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dc.contributor.authorFiore, Sara
dc.date.accessioned2014-03-04T18:18:47Z
dc.date.available2014-03-04T18:18:47Z
dc.date.issued2009-08
dc.identifier.otherfiore_sara_200908_mla
dc.identifier.urihttp://purl.galileo.usg.edu/uga_etd/fiore_sara_200908_mla
dc.identifier.urihttp://hdl.handle.net/10724/25792
dc.description.abstractThe open-air center is one of the most common forms of development found in the American landscape. These developments, however, typically are designed to accommodate automobiles at the expense of the needs of humans and, in particular, pedestrians. In order to address this issue, this thesis identifies the effect of current open-air center designs on human needs and explains how designers can improve upon the current model. An exploration of general human needs theory and, specifically, literature that defines the relationship between human needs and the built environment help to create of a set of eight “theorems” that address human needs specifically within a neighborhood open-air center. Current case study models are examined with a focus on human needs. These findings are applied to a redesign of the Barnett Shoals corridor in Athens, GA. The goal of the thesis is to generate a new form and function for the neighborhood open-air center to serve as a model for future development.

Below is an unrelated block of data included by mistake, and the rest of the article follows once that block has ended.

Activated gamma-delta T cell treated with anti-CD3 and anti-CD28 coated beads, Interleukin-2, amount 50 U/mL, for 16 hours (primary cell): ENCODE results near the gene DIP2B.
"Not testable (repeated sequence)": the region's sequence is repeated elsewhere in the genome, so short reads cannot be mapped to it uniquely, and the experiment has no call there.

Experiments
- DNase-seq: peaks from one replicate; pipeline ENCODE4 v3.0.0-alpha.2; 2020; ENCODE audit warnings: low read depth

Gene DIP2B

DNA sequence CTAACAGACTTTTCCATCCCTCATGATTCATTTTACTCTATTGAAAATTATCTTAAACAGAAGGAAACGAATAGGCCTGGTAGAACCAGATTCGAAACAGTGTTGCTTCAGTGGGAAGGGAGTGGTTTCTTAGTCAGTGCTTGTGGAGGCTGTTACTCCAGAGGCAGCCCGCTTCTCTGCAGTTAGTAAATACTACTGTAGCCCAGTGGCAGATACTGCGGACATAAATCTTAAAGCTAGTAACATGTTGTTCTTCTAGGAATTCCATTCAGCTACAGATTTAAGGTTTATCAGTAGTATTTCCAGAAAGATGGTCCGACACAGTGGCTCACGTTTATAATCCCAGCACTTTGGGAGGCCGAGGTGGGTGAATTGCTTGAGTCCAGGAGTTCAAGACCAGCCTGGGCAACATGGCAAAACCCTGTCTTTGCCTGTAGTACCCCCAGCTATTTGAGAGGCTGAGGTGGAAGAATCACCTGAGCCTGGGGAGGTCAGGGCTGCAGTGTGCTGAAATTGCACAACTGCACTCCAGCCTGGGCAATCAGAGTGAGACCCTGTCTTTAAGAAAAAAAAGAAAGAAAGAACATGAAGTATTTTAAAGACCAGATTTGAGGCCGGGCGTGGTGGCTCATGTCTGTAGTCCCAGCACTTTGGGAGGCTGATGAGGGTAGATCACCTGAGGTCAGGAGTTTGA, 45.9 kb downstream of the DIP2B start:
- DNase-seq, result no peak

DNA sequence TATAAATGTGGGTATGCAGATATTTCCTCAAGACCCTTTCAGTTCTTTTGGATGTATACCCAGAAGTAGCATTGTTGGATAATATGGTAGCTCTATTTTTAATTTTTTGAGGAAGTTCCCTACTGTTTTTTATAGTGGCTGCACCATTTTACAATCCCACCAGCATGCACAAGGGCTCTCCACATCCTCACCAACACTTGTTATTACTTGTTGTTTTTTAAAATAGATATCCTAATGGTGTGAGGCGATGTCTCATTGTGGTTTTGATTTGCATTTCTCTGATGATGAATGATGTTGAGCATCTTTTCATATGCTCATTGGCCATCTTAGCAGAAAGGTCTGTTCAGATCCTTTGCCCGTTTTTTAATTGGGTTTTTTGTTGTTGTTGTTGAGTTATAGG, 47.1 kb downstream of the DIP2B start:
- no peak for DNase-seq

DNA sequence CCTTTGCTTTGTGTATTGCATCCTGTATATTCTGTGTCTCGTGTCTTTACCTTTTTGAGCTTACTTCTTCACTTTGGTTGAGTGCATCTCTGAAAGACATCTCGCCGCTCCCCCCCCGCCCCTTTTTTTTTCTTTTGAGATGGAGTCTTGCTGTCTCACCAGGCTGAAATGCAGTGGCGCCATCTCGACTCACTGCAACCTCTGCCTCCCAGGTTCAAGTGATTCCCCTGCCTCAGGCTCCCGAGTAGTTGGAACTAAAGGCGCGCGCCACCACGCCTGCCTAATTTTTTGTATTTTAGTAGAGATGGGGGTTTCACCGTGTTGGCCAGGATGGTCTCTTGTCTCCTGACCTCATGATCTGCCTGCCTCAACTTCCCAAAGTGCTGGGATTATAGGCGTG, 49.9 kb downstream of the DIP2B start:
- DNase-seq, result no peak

dc.languageeng
dc.publisheruga
dc.rightspublic
dc.subjectHuman Needs Theory
dc.subjectMaslow
dc.subjectNeighborhood Open-Air Center
dc.subjectStrip Mall
dc.subjectRetrofit
dc.subjectSuburbia
dc.titleDesigning for human needs
dc.title.alternativea new model for the neighborhood open-air center
dc.typeThesis
dc.description.degreeMLA
dc.description.departmentSchool of Environmental Design
dc.description.majorLandscape Architecture
dc.description.advisorDavid Spooner
dc.description.committeeDavid Spooner
dc.description.committeeLara Mathes
dc.description.committeeAndrew A. Fox
dc.description.committeeDanny Bivins


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